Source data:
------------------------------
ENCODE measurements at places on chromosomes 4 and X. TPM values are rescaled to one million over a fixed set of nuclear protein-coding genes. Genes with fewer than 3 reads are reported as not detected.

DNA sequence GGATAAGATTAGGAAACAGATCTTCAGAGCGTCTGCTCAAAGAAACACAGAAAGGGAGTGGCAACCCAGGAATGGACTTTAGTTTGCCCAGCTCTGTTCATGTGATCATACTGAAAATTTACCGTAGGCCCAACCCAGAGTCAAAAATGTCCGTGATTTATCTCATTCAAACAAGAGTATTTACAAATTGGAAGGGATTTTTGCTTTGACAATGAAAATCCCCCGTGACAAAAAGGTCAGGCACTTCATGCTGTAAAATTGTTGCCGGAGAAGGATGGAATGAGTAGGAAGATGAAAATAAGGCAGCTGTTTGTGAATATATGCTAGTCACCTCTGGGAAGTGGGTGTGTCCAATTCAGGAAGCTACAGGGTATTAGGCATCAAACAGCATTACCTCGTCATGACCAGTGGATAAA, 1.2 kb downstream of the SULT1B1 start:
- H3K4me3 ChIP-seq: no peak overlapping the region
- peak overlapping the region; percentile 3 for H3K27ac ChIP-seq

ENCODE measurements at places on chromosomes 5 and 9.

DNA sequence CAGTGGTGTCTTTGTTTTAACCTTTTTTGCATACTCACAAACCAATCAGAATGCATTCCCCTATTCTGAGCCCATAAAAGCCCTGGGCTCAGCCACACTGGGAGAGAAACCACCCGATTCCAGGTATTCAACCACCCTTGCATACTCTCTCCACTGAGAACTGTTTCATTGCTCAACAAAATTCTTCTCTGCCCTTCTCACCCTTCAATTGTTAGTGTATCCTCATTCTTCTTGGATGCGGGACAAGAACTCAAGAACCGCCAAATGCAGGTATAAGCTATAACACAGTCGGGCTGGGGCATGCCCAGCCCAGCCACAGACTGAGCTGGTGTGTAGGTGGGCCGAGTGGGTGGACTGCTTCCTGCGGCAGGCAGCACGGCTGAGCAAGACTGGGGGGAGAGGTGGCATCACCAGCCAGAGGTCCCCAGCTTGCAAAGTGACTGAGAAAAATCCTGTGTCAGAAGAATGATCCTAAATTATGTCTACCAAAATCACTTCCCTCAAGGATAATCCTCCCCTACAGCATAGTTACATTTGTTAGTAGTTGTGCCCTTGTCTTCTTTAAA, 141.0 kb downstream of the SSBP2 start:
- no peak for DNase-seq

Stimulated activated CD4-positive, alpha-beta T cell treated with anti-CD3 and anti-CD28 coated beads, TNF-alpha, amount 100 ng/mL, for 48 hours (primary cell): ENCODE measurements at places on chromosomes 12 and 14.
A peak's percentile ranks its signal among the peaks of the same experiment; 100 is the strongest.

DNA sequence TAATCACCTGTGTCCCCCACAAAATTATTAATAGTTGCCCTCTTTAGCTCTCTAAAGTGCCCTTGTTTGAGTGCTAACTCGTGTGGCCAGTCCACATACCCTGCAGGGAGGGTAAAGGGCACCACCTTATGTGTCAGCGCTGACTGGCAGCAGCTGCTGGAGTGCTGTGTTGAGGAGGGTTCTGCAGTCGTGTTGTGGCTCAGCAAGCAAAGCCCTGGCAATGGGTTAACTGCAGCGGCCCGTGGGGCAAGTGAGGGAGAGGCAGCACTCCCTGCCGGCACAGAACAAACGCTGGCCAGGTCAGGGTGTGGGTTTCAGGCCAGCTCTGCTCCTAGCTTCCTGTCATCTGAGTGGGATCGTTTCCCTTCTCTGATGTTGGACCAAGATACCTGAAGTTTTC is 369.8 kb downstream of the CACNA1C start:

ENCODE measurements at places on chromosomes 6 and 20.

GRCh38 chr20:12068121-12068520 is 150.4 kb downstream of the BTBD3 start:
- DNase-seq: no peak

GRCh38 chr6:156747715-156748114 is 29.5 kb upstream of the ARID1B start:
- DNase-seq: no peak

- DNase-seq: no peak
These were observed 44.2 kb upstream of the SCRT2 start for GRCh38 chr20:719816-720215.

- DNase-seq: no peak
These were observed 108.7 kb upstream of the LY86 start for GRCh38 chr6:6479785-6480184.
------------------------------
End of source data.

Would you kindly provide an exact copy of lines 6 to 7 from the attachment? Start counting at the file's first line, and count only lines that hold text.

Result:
DNA sequence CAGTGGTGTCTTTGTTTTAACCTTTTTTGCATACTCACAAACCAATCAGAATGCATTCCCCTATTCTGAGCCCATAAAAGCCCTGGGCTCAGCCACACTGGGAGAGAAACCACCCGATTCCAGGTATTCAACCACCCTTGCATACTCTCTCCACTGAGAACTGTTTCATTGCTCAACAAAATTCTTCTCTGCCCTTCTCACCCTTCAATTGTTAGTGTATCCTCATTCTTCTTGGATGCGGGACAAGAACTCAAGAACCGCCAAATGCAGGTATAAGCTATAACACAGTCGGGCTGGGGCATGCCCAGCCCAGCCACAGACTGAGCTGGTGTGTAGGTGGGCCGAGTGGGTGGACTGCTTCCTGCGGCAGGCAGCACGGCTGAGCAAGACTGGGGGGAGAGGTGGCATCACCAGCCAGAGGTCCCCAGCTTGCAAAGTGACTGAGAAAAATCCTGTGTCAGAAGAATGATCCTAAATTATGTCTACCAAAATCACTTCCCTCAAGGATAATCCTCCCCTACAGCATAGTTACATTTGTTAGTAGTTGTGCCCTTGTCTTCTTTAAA, 141.0 kb downstream of the SSBP2 start:
- no peak for DNase-seq